Psychosis in Systemic Lupus Erythematosus (SLE): 40-year experience of a specialist centre.

The long-term outcome of psychosis in association with Systemic Lupus Erythematosus (SLE) has been insufficiently characterised. We used a specialist centre cohort of patients with SLE and psychosis to investigate their clinical outcome and phenotypic and laboratory characteristics.Retrospective cohort study of 709 SLE patients seen at a specialist centre between January 1978 and November 2018. Clinical, biochemical and immunological characteristics (Bonferroni corrected), and serum neuronal surface antibody profile using novel cell-based assays, were compared between patients with and without psychosis.Eighteen (18/709, 2.5%) patients developed lupus psychosis over a mean±SD of 17.5 ± 11.0 years follow-up. Psychosis fully remitted in 66.7% (12/18) with a combination of antipsychotic (in 28.9%) and immunosuppressive therapy (methylprednisolone 72.2%, cyclophosphamide 55.6%, Rituximab 16.7%, plasma exchange 27.8%, prednisolone 50%). Patients who developed lupus psychosis may be more likely to have anti-RNP antibodies (50.0% vs 26.5%) and less likely to have anti-cardiolipin antibodies (5.6% vs 30.0%), but this was not significant in our small sample. Neuronal surface autoantibody tests found GABABR autoantibodies in 3/10 (30.0%) lupus psychosis patients compared with only 3/27 (11.1%) in age- and sex-matched SLE controls using fixed cell-based assays (p= 0.114). However, GABABR antibodies were not replicated using a live cell-based assay. NMDAR-antibodies were not detected with fixed or live cell assays in any samples.Lupus psychosis is rare but treatable. In this rare sample of eighteen patients from a 40 year cohort, no significant biomarker was found, but some preliminary associations warrant further exploration in a larger multicentre analysis.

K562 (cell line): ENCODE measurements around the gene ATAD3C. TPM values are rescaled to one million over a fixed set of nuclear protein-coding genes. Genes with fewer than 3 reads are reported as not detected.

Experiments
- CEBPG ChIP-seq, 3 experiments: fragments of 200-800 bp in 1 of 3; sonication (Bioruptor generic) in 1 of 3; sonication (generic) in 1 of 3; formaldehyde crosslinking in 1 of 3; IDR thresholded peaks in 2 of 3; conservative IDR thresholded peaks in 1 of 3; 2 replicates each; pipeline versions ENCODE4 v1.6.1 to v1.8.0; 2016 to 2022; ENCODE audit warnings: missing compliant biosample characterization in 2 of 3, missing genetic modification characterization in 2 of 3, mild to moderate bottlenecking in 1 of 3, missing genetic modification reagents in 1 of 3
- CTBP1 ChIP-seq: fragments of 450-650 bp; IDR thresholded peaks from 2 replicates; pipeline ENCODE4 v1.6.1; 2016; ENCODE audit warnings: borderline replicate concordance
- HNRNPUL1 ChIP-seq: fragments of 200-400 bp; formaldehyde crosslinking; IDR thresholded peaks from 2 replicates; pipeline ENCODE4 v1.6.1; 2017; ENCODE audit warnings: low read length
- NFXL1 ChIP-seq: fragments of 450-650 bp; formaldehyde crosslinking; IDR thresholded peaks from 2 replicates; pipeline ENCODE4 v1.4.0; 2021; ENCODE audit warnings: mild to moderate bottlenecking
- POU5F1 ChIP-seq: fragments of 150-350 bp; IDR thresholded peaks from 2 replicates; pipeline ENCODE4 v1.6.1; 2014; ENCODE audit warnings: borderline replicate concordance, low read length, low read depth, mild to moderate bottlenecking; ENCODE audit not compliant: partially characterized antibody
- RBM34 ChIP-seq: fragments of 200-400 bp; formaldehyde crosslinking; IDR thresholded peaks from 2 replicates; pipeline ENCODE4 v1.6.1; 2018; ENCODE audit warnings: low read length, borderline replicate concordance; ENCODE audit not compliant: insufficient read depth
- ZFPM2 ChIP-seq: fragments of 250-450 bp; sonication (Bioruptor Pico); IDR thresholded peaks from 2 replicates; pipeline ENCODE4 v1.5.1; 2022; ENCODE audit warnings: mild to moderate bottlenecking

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Authors: Esha Abrol, Ester Coutinho, Michael Chou, Melanie Hart, Angela Vincent, Robert Howard, Michael S Zandi, David Isenberg